Ryoo says the original HMM-based paradigm suffered from limitations: “It used per-frame human features, which were not that reliable.” Plus, the HMMs could only deal with strictly sequential information. An alternative technique that researchers have combined with HMMs is to treat the x, y, and time dimensions as a 3D space and apply templates to shapes in those volumes, as these can be more robust than frame-based techniques, although results are more abstract. In either case, there was no notion of hierarchy in the results. Someone looking for videos of weightlifting would expect them to be classified by that overarching activity, rather than being forced to search for combinations of yanks, pauses, and presses. One way to represent that hierarchy is to use grammar rules that tell the computer how to group actions into activities.

One example is work presented by Ramanan and Hamed Pirsiavash, now based at the Masschusetts Institute of Technology (MIT), at the CVPR 2014 computer-vision conference in June. In that work, they combined the ability to scan across frames from a sequential video with a hierarchical approach based on a similar type of grammar to that used to define a number of programming languages. The grammar they selected could not just group simple actions into composite activities such as weightlifting, but works with variations in technique, so it could handle situations in which the athlete does not pause between the yank and press, for example.

An ongoing issue is how to train systems to handle many different kinds of movement. Del Rincón says, “The main problem is that you can use machine learning to recognize actions for each particular action, but you are limited by the data you have available for training.”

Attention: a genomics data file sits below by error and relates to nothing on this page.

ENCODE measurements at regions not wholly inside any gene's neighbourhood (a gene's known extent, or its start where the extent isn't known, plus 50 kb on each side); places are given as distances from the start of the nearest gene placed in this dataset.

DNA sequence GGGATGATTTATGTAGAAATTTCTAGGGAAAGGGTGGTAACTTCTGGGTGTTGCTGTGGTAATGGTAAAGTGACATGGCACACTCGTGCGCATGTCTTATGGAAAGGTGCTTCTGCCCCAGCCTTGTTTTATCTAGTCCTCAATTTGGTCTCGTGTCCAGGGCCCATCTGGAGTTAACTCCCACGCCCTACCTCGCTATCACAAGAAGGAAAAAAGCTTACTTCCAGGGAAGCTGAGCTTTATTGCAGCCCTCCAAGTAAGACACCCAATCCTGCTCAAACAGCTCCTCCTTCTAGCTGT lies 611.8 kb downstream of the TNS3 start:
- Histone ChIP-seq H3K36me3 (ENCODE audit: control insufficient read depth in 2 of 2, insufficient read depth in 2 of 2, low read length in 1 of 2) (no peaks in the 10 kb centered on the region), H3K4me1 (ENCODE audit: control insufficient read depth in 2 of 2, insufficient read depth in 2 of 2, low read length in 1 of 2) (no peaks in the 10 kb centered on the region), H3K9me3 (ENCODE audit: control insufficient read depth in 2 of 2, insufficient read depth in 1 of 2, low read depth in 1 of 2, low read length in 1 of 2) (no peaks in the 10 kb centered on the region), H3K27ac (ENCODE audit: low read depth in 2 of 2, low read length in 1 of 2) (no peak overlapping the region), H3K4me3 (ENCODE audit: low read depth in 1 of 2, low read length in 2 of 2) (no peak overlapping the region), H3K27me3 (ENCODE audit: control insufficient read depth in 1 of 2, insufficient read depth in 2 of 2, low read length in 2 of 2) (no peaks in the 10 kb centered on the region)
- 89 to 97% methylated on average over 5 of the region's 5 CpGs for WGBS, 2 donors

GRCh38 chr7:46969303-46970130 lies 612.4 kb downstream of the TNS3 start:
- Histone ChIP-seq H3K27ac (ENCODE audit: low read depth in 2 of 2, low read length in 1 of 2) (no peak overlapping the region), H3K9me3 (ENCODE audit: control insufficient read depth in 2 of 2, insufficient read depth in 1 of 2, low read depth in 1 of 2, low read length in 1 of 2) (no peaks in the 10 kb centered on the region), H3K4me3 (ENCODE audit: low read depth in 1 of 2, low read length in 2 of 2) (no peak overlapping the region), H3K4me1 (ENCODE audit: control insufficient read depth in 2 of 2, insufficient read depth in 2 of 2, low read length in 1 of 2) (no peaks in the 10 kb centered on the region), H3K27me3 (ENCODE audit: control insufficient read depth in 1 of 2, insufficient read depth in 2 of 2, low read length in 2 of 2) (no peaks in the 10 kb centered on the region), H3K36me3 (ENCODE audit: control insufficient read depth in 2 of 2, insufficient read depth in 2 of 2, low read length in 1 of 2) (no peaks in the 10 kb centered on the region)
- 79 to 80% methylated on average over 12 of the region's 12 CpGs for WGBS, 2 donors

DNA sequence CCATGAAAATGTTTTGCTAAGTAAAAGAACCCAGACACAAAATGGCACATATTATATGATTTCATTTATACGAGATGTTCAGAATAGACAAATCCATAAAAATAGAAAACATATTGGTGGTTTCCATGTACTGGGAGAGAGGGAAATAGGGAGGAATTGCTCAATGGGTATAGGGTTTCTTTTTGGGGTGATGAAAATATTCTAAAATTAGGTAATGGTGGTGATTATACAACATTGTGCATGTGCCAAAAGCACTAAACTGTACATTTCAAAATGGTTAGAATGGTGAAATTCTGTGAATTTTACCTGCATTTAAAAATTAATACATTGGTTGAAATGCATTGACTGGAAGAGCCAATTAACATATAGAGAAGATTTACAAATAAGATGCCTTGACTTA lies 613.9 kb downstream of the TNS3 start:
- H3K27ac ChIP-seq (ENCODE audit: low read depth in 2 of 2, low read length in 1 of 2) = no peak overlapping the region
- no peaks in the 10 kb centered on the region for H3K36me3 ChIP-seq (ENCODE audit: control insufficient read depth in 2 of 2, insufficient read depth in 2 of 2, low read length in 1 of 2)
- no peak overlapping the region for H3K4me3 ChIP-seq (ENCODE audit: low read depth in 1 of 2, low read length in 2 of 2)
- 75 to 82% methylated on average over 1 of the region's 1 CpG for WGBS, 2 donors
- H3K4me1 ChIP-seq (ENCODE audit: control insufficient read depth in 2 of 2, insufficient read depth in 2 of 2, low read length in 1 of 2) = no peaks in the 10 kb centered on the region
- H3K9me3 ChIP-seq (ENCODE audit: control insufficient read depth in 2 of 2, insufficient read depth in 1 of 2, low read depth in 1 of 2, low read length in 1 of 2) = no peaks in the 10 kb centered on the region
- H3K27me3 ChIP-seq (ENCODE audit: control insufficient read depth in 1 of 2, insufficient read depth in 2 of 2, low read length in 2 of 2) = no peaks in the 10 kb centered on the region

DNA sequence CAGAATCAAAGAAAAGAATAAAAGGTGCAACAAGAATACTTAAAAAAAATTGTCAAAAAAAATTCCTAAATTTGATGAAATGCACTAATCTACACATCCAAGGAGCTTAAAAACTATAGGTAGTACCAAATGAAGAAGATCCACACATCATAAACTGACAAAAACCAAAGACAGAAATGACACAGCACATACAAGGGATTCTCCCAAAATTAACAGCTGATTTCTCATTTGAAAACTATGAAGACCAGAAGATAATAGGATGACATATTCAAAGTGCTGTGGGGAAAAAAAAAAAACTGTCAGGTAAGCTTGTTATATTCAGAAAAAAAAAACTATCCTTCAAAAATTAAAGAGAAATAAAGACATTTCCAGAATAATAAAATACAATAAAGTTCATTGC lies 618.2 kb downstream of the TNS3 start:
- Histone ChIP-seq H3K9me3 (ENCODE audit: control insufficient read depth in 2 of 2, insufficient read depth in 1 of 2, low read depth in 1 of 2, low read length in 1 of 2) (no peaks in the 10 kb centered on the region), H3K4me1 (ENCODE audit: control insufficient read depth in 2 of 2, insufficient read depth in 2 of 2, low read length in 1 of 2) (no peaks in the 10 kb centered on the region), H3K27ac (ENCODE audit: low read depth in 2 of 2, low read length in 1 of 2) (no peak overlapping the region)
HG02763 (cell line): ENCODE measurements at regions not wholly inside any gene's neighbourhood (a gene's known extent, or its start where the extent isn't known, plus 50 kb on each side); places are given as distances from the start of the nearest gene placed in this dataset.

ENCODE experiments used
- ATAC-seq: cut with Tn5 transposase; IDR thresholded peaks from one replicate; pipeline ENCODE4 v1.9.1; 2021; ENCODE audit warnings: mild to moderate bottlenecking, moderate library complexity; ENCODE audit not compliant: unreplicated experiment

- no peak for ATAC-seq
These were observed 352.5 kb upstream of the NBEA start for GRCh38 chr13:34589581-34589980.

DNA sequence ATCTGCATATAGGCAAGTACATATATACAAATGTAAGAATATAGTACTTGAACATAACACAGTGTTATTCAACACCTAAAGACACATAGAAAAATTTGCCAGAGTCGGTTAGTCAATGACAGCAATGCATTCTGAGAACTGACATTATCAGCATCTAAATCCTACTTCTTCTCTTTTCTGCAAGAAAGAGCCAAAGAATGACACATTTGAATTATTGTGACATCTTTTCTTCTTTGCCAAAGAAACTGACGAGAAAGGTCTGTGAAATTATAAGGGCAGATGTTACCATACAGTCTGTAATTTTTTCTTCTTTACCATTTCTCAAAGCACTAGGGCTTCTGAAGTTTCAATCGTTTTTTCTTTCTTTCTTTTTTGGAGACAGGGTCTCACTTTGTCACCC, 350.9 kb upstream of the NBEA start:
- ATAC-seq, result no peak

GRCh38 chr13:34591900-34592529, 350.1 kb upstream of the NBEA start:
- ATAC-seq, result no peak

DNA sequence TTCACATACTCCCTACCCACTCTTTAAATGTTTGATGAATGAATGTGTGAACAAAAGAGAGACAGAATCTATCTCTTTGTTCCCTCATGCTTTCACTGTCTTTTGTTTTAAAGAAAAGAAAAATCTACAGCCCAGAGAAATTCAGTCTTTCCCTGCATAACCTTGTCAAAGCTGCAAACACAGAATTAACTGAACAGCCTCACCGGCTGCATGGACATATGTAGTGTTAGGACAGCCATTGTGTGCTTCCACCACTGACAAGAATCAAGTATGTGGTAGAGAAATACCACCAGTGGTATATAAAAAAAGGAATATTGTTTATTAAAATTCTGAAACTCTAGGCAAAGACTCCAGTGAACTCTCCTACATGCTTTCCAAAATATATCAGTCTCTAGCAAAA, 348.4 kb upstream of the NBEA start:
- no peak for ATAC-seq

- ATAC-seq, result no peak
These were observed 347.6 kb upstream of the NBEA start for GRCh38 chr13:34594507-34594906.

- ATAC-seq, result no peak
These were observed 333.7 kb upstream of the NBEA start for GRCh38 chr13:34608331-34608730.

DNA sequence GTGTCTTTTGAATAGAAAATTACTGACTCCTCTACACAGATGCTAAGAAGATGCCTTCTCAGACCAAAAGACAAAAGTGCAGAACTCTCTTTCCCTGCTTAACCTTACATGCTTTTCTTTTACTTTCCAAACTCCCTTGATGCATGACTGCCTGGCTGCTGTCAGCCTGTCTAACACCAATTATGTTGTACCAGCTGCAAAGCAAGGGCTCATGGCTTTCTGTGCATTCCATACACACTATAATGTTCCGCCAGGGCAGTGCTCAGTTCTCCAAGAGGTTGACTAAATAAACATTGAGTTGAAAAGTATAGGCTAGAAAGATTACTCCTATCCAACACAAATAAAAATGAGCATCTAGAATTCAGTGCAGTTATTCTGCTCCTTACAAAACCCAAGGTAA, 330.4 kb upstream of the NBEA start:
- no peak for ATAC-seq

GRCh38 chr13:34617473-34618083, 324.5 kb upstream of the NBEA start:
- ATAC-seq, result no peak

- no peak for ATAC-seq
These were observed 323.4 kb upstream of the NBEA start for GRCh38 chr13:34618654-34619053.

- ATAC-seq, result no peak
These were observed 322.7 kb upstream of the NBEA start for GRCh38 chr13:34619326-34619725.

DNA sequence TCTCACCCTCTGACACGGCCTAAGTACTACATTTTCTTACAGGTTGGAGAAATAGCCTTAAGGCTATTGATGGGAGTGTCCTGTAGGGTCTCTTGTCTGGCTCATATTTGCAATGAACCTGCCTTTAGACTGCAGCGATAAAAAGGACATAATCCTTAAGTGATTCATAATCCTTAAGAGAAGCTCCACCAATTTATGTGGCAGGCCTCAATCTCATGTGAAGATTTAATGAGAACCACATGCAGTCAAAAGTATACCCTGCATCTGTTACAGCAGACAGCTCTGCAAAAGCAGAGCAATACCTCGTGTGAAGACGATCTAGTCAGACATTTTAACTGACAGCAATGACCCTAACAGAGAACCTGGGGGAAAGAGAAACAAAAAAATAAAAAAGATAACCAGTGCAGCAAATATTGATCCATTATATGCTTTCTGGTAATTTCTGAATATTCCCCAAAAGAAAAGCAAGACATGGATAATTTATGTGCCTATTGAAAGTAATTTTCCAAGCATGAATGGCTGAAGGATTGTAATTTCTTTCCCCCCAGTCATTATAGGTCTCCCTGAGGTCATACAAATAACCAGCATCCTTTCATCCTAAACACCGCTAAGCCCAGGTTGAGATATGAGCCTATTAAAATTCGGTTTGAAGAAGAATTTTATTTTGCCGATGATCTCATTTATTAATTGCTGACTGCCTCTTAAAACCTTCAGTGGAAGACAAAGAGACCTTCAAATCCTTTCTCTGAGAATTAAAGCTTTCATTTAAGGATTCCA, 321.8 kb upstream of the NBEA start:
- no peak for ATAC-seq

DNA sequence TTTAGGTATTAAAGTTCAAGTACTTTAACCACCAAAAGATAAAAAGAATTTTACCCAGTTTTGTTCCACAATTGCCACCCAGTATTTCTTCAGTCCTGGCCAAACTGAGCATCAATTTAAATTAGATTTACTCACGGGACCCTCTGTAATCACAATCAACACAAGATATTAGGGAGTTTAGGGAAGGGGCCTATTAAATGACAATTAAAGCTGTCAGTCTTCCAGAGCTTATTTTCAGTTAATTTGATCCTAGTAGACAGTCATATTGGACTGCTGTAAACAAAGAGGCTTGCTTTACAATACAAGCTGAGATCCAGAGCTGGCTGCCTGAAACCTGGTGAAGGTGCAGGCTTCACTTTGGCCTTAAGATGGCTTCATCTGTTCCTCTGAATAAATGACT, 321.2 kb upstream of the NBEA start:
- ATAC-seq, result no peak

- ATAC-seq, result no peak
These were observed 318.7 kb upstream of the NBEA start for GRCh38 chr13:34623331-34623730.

Much of the current work in movement research focuses on working with a standard set of video clips that can form a corpus useful for training other systems. The work by Pirsiavash and Ramanan, for example, provided together with one approach to deciphering the movements of sportspeople a new batch of videos on which other researchers could work. Yet such collections are limited in their ability to represent the conditions systems will face when deployed. “It’s not clear how representative they are of real-life situations. You take them, use them, and apply the same techniques to the video from a surveillance camera, and they don’t work,” says del Rincón.

“What we are trying to do is identify actions that were performed for a reason.”

Del Rincón worked with Maria Santofimia, a researcher from the University of Castilla-La Mancha, Ciudad Real, Spain, and Jean-Christophe Nebel of Kingston University, Surrey, U.K., on a method that could make the results more robust under real-world conditions by providing a degree of contextualization for the actions seen in a video. For example, faced with a video of someone picking up a suitcase in the street, the system can more or less rule out the possibility of it being part of a weightlifting activity. By applying rules from real-life behavior, the system should be able to make more intelligent decisions about what it sees, and trigger alarms if the activities are seen as unusual.

Santofimia says, “What we are trying to do is identify actions that were performed for a reason.”

One option was to use artificial intelligence techniques based on ontologies or expert-system databases that capture the circumstances in which people undertake different activities, such as weightlifting within a gym. “With ontologies, case-based reasoning, or expert systems, the main disadvantage that they have is that they can only focus on the situations they have been taught,” says Santofimia. The researchers opted for an alternative known as commonsense reasoning, which contains a database of much more generalized rules.